Posted by: Richard Frost | 16 Apr 2020

Simian Mobile Disco: Attack Decay Sustain Release album review

Logo for UK news website In The NewsOriginal publication date: May 2007
Outlet: In The News

In a nutshell…
Sassy acid take on electronica.

What’s it all about?
It’s fair to say that dance music has had a rocky few years. Remember the heady days of the 1990s when Primal Scream, Massive Attack and The Prodigy brought some hard-edged rock festival credibility to the genre? It all seems so very long ago.

High time, in fact, that dance began rebuilding itself from the bottom up. Right on cue, a host of background production teams from Justice to Pendulum are gradually taking centre stage. And at the vanguard of them all is Simian Mobile Disco who have finally jumped into the limelight with their debut LP.

Attack Decay Sustain Release is unashamedly a dance album. But it’s a dance album that deliberately turns its back on production sheen in favour of jaw-rattling beats. Once the hips are swinging, Simian Mobile Disco’s ten-track musical salvo sets to work on the ears with the sort of acid grooves and epic breakdowns that have been gathering dust in a cupboard since 1992.

Who’s it by
Simian Mobile Disco have had an eclectic route to the top by anybody’s standards. The story of electro fans James Ford and Jas Shaw starts with an indie band called Simian, which successfully crossed indie melodies with dance sensibilities. Although LP We Are Your Friends became a cult indie sensation, they were consistently overlooked by the mainstream. Eventually, the DJ duo began to focus more and more energy on their true passion – dance.

As word began to spread, the pair decided it was time to abandon Simian and turn to dance production full-time. It proved a wise career move – Simian Mobile Disco rapidly made their name as the dream ticket for indie bands seeking a dance makeover.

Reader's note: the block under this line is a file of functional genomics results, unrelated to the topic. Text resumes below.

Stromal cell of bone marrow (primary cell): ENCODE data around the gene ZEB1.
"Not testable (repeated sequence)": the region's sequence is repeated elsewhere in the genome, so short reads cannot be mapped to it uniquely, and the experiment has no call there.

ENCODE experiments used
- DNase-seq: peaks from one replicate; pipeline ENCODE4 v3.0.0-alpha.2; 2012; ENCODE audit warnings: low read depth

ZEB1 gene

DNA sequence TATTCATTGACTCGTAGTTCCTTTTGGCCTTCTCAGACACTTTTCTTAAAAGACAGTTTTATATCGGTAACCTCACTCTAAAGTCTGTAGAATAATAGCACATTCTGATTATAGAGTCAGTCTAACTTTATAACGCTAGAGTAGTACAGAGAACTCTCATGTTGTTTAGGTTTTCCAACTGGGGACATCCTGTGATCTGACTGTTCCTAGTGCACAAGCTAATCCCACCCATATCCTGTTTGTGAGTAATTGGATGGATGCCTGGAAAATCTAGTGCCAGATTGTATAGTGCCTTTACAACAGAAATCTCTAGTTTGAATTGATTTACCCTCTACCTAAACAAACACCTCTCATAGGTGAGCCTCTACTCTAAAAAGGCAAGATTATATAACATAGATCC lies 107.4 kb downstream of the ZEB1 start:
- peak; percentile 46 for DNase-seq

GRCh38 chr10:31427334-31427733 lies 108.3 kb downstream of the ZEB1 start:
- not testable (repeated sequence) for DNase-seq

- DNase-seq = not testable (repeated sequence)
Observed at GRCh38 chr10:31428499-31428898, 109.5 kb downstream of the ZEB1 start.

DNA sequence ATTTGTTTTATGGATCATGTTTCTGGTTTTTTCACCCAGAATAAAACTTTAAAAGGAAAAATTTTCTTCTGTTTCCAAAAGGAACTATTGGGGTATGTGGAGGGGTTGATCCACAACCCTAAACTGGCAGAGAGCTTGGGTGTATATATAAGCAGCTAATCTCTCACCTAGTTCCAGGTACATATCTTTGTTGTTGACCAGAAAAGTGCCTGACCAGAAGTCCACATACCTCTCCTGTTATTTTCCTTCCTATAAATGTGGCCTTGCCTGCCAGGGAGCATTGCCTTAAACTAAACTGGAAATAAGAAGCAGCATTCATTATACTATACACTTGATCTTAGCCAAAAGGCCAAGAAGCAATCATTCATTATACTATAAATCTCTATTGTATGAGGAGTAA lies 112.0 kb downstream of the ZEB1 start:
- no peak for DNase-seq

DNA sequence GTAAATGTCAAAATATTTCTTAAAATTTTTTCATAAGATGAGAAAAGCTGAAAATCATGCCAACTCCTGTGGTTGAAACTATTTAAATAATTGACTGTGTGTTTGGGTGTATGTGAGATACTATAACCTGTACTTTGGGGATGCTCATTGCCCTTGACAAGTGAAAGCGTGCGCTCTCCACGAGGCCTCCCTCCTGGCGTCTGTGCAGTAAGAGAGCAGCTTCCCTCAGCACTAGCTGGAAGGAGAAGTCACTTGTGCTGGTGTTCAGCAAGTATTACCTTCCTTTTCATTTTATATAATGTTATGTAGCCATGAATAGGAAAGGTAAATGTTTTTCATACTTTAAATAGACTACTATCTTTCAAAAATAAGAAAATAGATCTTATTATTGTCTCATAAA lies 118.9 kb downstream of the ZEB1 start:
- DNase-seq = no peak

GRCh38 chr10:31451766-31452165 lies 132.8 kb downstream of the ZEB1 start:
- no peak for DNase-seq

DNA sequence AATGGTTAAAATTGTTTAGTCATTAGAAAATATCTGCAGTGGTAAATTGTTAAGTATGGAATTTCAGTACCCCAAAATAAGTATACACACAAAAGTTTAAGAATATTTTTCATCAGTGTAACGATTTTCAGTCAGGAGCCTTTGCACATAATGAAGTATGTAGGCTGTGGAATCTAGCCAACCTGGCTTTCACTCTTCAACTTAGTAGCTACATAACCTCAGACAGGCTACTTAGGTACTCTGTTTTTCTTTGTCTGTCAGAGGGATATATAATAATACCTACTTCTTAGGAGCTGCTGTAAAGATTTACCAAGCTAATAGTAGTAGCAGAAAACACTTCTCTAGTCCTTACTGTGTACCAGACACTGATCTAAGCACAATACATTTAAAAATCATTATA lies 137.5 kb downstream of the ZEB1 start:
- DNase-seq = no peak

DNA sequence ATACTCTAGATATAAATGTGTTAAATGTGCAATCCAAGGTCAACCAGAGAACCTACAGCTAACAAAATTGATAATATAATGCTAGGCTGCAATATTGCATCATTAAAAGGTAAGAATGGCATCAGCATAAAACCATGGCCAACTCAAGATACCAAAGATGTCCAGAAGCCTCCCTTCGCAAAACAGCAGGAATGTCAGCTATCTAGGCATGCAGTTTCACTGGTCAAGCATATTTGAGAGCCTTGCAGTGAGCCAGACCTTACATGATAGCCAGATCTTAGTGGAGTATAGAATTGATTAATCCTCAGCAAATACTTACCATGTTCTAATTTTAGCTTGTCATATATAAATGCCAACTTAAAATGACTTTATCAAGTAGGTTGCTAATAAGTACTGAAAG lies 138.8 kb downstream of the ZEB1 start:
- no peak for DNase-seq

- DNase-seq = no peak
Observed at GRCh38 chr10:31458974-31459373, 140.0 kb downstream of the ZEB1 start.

Finally, the pair decided it was time to escape the dingy production booth by unleashing their long-awaited debut LP. Attack Decay Sustain Release was born.

Cover of 2007 Simian Mobile Disco LP Attack Decay Sustain Release

As an example…
“If I had the money to go to a record store, I would…Go to that record store, steal some records, man. I’m telling you I’m broke, I’m telling you I’m broke, but I’m surviving, and I can cope. Yeah I’m a hustler baby, that’s what my daddy’s made me” – Hustler

Likelihood of a trip to the Grammys
It’s a sure-fire bet that anybody who’s anybody in the dance fraternity will jump on this album. Clubbers, DJs and critics will all find something to love, but the Grammys may prove a step too far. Mind you, if they keep on producing killer albums for the likes of Arctic Monkeys and Klaxons, they might scoop a few Grammys by association.

What the others say
“If you were one of those people complaining they couldn’t hear the ‘rave’ in new rave, Attack Decay Sustain Release should make you very happy” – Amazon.com

“The new tracks seem either rushed or cobbled together, Frankenstein monster-style” – Slant Magazine

So is it any good?
Attack Decay Sustain Release is the best name imaginable for this album. You see, it’s not so much a title as a mission statement.

Each track takes no prisoners, kicking off with an all-out attack on the listener, as crunching beats remorselessly assault the senses. Song after song grabs hold of your eardrum and mercilessly pounds away until decay sets in. As your nerves gradually recover, Simian Mobile Disco effortlessly sweep you back off the floor again with a nagging hook that grows and sustains, sustains and grows. Suddenly, the beat is back alongside such outrageously old-skool acid riffs that release is the only option. Go with it, break out a grin and just let your body move!

Ok, so some critics might argue there’s nothing astonishingly new here. Isn’t this just a rehash of the oldest dance formula in existence? Well yes, yes it is. But it hasn’t been rehashed with this much style and verve since Mylo. So crank up the volume, ignore the naysayers and brace yourselves for Attack Decay Sustain Release.

9/10


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